|NPS Paleontology Research Abstract Volume|
Four field seasons of study has shown that the Upper Triassic Chinle Formation in the area of Canyonlands National Park contains important and diverse vertebrate, invertebrate, plant and trace fossils. These occurrences in and around the park help to reconstruct the paleoecologic setting and interpret paleoclimate.
Vertebrate fossils include phytosaurs, aetosaurs, metaposaurids, and several types of semionotid and turseodid fishes. The assemblage shows that there must have been ample water to sustain these aquatic and amphibian vertebrates.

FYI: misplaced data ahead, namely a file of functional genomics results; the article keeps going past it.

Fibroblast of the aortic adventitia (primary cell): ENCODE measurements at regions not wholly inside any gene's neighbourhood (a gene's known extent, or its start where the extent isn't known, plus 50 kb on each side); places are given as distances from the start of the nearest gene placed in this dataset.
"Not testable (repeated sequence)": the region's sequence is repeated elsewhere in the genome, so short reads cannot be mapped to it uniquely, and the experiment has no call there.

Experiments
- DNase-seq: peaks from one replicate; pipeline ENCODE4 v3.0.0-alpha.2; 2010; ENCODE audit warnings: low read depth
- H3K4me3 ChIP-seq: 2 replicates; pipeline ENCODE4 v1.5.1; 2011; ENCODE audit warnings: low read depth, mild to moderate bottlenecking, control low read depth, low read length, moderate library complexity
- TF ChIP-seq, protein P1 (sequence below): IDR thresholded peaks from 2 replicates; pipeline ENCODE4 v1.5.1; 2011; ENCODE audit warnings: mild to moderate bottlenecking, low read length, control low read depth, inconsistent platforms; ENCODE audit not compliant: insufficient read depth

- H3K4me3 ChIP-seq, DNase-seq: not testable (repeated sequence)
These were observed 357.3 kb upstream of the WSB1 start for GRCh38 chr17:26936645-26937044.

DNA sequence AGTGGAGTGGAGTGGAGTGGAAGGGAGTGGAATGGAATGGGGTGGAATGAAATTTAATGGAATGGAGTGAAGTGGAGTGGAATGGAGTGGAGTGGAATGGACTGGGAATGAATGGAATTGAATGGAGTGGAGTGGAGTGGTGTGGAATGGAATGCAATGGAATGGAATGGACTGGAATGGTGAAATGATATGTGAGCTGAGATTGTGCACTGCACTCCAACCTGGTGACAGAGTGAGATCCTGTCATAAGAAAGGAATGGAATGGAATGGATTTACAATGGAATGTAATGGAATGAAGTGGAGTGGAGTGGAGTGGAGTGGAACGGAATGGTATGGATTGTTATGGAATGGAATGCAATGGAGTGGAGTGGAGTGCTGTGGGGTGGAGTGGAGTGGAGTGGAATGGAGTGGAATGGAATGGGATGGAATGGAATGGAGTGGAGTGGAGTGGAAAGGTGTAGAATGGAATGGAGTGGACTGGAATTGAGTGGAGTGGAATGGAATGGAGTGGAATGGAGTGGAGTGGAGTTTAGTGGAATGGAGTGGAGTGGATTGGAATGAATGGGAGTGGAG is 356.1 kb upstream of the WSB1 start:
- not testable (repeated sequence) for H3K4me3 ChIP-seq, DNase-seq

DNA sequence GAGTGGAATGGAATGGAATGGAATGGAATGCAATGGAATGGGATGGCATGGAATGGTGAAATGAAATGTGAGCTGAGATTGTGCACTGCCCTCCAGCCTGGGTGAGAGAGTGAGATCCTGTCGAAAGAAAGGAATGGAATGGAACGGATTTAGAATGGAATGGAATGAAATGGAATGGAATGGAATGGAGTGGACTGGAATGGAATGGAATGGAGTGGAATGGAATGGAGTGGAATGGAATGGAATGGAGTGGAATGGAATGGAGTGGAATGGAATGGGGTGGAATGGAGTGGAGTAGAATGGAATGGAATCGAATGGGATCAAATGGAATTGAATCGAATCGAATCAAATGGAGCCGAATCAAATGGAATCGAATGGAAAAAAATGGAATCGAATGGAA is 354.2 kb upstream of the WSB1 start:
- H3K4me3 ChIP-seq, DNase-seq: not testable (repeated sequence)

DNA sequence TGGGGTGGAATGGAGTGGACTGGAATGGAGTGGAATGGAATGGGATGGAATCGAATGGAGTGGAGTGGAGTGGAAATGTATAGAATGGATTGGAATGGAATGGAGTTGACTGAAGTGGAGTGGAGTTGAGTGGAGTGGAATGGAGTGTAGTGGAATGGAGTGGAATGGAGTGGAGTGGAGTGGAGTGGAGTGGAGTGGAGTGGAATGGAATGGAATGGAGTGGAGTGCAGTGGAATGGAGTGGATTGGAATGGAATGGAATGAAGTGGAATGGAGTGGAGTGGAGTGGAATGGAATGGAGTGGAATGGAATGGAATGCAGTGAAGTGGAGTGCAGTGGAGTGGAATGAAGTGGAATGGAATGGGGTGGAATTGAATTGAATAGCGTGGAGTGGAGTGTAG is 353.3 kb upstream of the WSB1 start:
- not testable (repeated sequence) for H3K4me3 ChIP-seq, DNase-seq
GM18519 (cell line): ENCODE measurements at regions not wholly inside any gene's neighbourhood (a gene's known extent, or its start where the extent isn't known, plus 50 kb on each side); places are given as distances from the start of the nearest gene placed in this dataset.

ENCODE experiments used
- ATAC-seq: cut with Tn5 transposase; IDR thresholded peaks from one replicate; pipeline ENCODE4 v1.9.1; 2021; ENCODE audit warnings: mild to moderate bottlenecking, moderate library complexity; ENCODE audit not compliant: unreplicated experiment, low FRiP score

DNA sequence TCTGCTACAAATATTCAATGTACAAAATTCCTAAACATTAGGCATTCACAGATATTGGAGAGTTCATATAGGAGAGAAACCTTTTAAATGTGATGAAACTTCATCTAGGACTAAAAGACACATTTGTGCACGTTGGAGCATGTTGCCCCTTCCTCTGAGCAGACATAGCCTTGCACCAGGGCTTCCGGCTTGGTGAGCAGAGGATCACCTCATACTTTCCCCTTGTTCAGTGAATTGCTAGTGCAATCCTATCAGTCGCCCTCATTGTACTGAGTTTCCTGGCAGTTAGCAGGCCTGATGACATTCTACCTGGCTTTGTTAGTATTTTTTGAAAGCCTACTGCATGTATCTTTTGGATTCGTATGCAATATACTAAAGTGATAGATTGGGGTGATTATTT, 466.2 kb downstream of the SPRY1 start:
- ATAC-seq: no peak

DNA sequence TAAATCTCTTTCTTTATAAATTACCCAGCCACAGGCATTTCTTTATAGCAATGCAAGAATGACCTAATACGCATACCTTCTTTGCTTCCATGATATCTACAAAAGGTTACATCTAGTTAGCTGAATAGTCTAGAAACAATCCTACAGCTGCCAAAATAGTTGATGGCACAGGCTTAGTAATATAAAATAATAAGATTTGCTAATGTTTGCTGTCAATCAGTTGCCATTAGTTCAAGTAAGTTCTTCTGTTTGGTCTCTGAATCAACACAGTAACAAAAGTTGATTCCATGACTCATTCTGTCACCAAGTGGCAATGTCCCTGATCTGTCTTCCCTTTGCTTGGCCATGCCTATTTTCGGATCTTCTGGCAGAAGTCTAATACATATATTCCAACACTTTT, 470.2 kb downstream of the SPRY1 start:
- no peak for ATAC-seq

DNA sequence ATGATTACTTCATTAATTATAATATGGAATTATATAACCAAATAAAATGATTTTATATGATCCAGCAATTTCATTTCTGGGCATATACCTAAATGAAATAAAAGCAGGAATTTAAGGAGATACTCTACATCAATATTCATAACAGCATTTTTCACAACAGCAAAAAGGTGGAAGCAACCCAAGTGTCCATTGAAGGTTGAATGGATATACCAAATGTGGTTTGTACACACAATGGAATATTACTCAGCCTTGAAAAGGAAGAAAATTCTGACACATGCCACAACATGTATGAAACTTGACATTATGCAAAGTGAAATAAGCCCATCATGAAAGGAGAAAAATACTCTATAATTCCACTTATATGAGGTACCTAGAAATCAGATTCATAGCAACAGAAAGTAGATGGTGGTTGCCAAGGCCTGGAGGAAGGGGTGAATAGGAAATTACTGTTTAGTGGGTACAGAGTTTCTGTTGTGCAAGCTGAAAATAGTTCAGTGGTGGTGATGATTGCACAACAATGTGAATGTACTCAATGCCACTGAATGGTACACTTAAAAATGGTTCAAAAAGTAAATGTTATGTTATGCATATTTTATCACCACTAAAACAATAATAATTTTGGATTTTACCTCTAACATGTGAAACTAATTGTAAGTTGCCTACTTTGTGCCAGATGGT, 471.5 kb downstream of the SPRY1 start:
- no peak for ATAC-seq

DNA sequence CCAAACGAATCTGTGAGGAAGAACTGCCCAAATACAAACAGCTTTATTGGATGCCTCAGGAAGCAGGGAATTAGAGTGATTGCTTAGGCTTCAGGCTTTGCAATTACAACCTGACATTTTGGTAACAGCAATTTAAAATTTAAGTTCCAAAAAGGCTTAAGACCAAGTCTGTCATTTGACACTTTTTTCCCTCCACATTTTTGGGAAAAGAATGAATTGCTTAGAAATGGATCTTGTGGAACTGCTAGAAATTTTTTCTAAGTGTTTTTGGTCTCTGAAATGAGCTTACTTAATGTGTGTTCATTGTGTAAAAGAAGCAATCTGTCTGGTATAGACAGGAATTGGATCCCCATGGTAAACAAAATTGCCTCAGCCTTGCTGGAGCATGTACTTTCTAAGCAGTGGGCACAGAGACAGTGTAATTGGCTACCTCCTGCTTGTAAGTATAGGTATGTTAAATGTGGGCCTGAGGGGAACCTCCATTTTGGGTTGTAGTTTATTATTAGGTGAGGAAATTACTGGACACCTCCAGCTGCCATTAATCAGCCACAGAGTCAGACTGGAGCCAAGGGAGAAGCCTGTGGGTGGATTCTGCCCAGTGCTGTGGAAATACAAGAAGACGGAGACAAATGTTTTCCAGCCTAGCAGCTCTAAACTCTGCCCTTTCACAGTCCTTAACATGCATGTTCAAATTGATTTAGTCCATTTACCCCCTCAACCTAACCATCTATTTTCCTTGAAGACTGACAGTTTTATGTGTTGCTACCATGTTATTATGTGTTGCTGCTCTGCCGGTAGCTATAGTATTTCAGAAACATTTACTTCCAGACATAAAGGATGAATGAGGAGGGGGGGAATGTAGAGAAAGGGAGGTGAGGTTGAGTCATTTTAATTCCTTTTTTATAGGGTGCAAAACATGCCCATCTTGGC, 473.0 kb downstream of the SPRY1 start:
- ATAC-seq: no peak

Invertebrate fossils include gastropods, clams, conchostrachans, and crayfish. The crayfish are associated with burrows and are the earliest known fossils of freshwater burrowing crayfish. The invertebrates show that ample water existed, but with periods of drier conditions (i.e., seasonality).
Trace fossils include crayfish burrows and crawling traces, oligochaete feeding burrows, insect burrows, and the resting trace of a horseshoe crab. Many of these traces are newly described and important assets to the park area.
These fossils occur in continentally deposited fluvial, paludal, and deltaic-lacustrine systems fed by tropical monsoonal weather patterns that produced seasonality in precipitation.
|United States Department of the Interior, National Park Service|